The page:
The New Newgate Calendar

Post Archives

Archives for July 2018

Mary Ann Tracey, with two accomplices, Patrick Kearns and Hugh Burns,  was condemned to death in February 1880 for the murder of her husband, Patrick... read more »
John Lewis’ Oxford Street store, c.1885 Given the proliferation of shops in the capital it is not surprising that shoplifting was much more of a... read more »
It’s not hard to understand why the Andersonville Raiders turned criminal. But on this day in 1864, the group was decapitated when six of its leaders... read more »
Marine engineer George Johnson Armstrong on this date in 1941 was hanged at Wandsworth Prison … attaining an unenviable distinction as the first... read more »
The City of London’s Green Yard Victorian newspapers did not use headlines as we know them today but quite often they deployed a sort of headline... read more »
From about the middle of the nineteenth century mental weakness was used to explain some forms of petty offending, usually by women. The idea that female... read more »
A half-dozen murderers hanged in five different U.S. states on this date in 1880. Cincinnati Commercial Tribune, July 10, 1880. We make the count six,... read more »
[i] Mary Ann Tracey: sentenced to death for the murder of her husband, February 1880.   Mary Ann’s husband, Patrick Tracey, was shot dead in... read more »
One of the delights of the Police Court reportage is the additional information it gives me about the way society operated in the Victorian period. Because... read more »
Finland’s last peacetime execution occurred on this date in 1825: the instrument was an axe. Farmhand Tahvo Putkonen, deep in a blue gap celebrating... read more »
Chinese revolutionary Xu Xulin was executed on this date in 1907. As a civil servant in Anhui Province, this militant (English Wikipedia entry | German... read more »
Since the 1980s London has lost what remained of its working port on the Thames. The massive docklands development wiped away the last vestiges of warehouses... read more »
Shoko Asahara and six of his followers in the Aum Shinrikyo cult were hanged today in Japan as authors of one of the most infamous terrorist attacks in... read more »
Today, a new website resource, Prison History, is being launched at the National Justice Museum in Nottingham, itself the former county gaol. Those behind... read more »
In today’s post the normal tables are turned and as a policeman finds himself standing in a Police Court dock. PC Labram (186T) was up before Mr... read more »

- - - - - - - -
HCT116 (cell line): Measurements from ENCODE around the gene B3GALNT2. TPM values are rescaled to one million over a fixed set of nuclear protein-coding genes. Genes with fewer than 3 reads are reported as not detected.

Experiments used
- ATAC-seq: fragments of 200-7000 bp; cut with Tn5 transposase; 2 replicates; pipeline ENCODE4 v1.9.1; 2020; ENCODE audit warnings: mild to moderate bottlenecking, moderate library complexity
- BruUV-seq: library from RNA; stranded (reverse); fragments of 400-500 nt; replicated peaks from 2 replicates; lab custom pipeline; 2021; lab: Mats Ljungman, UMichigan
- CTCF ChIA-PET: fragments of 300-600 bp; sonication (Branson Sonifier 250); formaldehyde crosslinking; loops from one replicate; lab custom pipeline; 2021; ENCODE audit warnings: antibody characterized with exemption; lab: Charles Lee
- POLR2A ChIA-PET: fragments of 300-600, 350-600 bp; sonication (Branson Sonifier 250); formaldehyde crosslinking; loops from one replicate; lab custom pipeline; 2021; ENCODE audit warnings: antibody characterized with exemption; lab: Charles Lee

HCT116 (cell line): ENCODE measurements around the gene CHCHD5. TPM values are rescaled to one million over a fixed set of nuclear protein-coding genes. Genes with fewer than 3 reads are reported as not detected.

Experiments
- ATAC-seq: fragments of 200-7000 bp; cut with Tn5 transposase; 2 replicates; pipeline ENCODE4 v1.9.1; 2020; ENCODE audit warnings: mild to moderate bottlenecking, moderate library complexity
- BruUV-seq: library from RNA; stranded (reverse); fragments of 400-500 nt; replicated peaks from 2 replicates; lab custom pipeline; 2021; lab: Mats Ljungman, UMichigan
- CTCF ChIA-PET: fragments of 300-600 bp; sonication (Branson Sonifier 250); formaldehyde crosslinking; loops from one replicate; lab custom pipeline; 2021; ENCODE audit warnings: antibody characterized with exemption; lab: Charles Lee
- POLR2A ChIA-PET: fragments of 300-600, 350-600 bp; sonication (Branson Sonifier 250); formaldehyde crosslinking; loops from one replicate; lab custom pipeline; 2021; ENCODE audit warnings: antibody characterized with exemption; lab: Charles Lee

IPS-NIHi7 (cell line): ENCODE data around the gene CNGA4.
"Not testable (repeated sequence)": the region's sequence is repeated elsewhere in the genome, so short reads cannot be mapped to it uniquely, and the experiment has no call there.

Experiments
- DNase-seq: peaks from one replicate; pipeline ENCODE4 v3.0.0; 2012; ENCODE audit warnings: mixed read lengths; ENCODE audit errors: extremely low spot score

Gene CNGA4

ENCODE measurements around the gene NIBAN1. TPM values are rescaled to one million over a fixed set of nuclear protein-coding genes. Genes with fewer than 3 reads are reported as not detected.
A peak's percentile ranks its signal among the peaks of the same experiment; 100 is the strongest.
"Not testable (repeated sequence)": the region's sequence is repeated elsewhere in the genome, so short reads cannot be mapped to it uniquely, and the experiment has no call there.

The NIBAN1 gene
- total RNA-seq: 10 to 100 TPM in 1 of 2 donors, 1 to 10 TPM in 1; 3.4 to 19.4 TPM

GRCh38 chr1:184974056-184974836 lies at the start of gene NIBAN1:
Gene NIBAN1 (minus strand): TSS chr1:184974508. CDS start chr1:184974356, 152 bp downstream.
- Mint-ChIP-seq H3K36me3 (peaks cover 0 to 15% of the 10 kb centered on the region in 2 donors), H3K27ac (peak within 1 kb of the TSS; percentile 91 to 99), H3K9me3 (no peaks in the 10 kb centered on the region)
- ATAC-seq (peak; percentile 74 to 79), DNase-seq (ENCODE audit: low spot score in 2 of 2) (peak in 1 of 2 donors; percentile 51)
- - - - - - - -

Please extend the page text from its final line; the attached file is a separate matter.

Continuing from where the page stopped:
Scottish “border reiver” John Armstrong of Gilnockie was hanged on this date in 1530 with his followers at Caerlanrig, without benefit of trial.... read more »
The reports of cases heard before the London Police Court magistrates can be frustrating. It isn’t always obvious what individuals roles are and... read more »
Police Magistrates had to deal with all sorts of things on a daily basis. As well as often being the first stage in most serious criminal prosecutions... read more »
(Thanks to Meaghan Good of the Charley Project for the guest post. -ed.) Just before 6:00 a.m. on July 4, 1828, prison officers arrived at the cell of... read more »
(Thanks to Meaghan Good of the Charley Project for the guest post. -ed.) On July 4, 1941, a thirteen-year-old Jewish boy named Ephraim Sternschuss began... read more »
I’m really pleased today to be publishing a guest post from a fab crime historian and friend, Dr Lucy Williams. Lucy is a post-doctoral research... read more »
This is one of those cases where the truth is very hard to get at. On the surface it involves a deception but one in which the motive is far from crystal... read more »
Posted by Krista Kesselring; 2 July 2018. Sanctuary-seeking today typically refers to the efforts of refugees fleeing war or persecution who hope for... read more »
Catholic priest John Murphy was executed on this date in 1798 for his part in the Irish Rebellion of 1798. The Black 47 jam “Vinegar Hill”... read more »
I’m thrilled to announce the publication of a new book, co-authored with my colleague Professor Barry Godfrey. Criminal Women 1850-1920: Researching... read more »
1829 was the year that the Metropolitan Police Act was passed bringing a fully regulated and hierarchical system of police to the capital’s streets.... read more »
Archbishop Oliver Plunkett earned the last Catholic martyr’s crown in Britain on this date in 1681.* Product of County Meath blood and Italian seminary,... read more »
When a young woman turned up at Mr Gilson’s fishmongers on New Bond Street asking if he would cash a cheque for her master, the Earl of Bective,... read more »